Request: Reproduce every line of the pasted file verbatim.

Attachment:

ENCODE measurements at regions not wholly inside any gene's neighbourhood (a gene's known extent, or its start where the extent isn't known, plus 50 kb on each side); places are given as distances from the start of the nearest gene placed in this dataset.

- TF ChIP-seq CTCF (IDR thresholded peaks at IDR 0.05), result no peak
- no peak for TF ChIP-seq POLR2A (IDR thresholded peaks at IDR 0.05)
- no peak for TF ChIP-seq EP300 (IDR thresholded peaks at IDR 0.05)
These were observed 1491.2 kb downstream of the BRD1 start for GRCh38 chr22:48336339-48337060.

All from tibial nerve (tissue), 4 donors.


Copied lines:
ENCODE measurements at regions not wholly inside any gene's neighbourhood (a gene's known extent, or its start where the extent isn't known, plus 50 kb on each side); places are given as distances from the start of the nearest gene placed in this dataset.

- TF ChIP-seq CTCF (IDR thresholded peaks at IDR 0.05), result no peak
- no peak for TF ChIP-seq POLR2A (IDR thresholded peaks at IDR 0.05)
- no peak for TF ChIP-seq EP300 (IDR thresholded peaks at IDR 0.05)
These were observed 1491.2 kb downstream of the BRD1 start for GRCh38 chr22:48336339-48337060.

All from tibial nerve (tissue), 4 donors.